One of the advantages of an Aho-Corasick automaton is that the typical worst-case and best-case runtimes are about the same and depends primarily on the size of the input string and secondarily on the number of matches returned. While this may not be the fastest string search algorithm in all cases, it can search for multiple strings at once and its runtime guarantees make it rather unique. Because pyahocorasick is based on a Trie, it stores redundant keys prefixes only once using memory efficiently.
A drawback is that it needs to be constructed and "finalized" ahead of time before you can search strings. In several applications where you search for several pre-defined "needles" in a variable "haystacks" this is actually an advantage.
Aho-Corasick automatons are commonly used for fast multi-pattern matching in intrusion detection systems (such as snort), anti-viruses and many other applications that need fast matching against a pre-defined set of string keys.
Internally an Aho-Corasick automaton is typically based on a Trie with extra data for failure links and an implementation of the Aho-Corasick search procedure.
Behind the scenes the pyahocorasick Python library implements these two data structures: a Trie and an Aho-Corasick string matching automaton. Both are exposed through the Automaton class.
In addition to Trie-like and Aho-Corasick methods and data structures, pyahocorasick also implements dict-like methods: The pyahocorasick Automaton is a Trie a dict-like structure indexed by string keys each associated with a value object. You can use this to retrieve an associated value in a time proportional to a string key length.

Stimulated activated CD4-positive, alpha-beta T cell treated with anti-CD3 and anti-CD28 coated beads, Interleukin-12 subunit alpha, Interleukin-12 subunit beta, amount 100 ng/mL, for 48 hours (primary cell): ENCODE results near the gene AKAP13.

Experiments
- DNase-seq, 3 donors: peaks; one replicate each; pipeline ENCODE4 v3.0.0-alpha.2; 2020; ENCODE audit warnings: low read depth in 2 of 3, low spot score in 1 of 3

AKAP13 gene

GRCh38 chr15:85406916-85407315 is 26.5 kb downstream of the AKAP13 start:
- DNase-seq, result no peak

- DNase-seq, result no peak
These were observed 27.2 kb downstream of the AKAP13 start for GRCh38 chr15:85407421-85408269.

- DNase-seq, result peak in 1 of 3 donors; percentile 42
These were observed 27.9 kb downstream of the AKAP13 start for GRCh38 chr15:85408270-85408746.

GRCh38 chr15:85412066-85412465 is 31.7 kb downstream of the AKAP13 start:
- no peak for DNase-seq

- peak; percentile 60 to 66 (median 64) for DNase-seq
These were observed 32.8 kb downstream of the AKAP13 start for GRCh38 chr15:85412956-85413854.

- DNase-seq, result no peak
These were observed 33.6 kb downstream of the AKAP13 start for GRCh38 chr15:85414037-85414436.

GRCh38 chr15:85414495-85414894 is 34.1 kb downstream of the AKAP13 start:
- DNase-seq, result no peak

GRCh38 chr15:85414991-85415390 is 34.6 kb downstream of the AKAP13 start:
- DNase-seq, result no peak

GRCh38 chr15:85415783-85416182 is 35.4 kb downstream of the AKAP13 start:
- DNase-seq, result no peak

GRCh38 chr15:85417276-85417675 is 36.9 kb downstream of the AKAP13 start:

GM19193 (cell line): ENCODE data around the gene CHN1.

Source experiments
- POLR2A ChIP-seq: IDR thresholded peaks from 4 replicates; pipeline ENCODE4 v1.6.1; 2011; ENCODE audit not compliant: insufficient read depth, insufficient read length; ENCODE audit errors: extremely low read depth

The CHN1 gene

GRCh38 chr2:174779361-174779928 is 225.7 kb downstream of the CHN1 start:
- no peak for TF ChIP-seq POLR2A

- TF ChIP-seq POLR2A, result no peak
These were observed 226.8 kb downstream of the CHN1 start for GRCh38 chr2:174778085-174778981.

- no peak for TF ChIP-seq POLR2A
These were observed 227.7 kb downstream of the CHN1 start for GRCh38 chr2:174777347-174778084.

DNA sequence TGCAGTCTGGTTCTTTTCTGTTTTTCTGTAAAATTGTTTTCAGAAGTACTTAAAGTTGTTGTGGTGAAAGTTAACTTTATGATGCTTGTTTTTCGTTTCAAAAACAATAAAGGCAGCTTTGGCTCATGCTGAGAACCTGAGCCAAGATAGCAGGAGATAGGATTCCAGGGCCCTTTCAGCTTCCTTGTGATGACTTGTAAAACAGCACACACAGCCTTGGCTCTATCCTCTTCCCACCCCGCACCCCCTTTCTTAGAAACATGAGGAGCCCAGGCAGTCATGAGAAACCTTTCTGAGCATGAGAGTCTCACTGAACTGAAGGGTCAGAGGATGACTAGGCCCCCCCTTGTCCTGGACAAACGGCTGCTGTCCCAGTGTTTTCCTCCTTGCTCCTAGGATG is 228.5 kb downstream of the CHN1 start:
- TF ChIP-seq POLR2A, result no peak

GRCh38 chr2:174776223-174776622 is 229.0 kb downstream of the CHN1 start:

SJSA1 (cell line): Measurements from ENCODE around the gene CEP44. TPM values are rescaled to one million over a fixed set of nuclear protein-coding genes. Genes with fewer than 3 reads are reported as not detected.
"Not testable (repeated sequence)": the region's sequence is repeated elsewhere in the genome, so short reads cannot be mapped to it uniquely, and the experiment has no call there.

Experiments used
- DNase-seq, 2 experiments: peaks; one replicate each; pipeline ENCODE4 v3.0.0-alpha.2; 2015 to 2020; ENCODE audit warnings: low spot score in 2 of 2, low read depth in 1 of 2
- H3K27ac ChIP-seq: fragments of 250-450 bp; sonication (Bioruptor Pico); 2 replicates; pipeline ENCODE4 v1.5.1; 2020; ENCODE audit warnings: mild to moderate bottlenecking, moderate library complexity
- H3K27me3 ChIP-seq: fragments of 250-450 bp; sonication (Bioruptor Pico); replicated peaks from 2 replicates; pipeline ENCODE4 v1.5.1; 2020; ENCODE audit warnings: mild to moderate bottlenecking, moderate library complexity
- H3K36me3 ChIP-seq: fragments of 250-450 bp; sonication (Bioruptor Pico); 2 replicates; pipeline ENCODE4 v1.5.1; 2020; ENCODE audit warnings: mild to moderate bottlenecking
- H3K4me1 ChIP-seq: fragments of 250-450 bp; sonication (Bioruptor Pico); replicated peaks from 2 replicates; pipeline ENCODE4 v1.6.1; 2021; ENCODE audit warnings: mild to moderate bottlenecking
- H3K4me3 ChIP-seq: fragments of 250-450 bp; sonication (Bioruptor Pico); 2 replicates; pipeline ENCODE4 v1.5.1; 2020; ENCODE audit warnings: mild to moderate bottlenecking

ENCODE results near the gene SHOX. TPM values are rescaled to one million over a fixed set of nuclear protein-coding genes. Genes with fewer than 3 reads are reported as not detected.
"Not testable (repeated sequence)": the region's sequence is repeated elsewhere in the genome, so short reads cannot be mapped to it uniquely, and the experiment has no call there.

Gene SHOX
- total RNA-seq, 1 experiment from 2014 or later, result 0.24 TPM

pyahocorasick is available in two flavors:
- a CPython C-based extension, compatible with Python 2 and 3.
- a simpler pure Python module, compatible with Python 2 and 3. This is only available in the source repository (not on Pypi) under the py/ directory and has a slightly different API.
I wrote this article about different trie representations. These are experiments I made while creating this module.
While pyahocorasick tries to be the finest and fastest Aho Corasick library for Python you may consider these other libraries:
- py_aho_corasick by Jan
- Written in pure Python.
- Poor performance.
- noaho by Jeff Donner
- Written in C. Does not return overlapping matches.
- Does not compile on Windows (July 2016).
- No support for the pickle protocol.
- acora by Stefan Behnel
- Written in Cython.
- Large automaton may take a long time to build (July 2016)
- No support for a dict-like protocol to associate a value to a string key.
- ahocorasick by Danny Yoo
- Written in C.
- seems unmaintained (last update in 2005).
This is a quick tour of the API for the C ahocorasick module. See the full API doc for more details. The pure Python module has a slightly different interface.
ahocorasick contains a few constants and the main
ahocorasick.unicode--- see Unicode and bytes
ahocorasick.STORE_LENGTH--- see Automaton class
ahocorasick.AHOCORASICK--- see Automaton Attributes
ahocorasick.MATCH_AT_LEAST_PREFIX--- see description of the keys method
Automaton instances are pickle-able
meaning that you can create ahead of time an eventually large automaton then save it to disk
and re-load it later to reuse it over and over as a persistent multi-string search index.
Internally, Automaton implements the
__reduce__() magic method.
- Create a new empty Automaton optionally passing a value_type to indicate what is the type of associated values (default to any Python object type)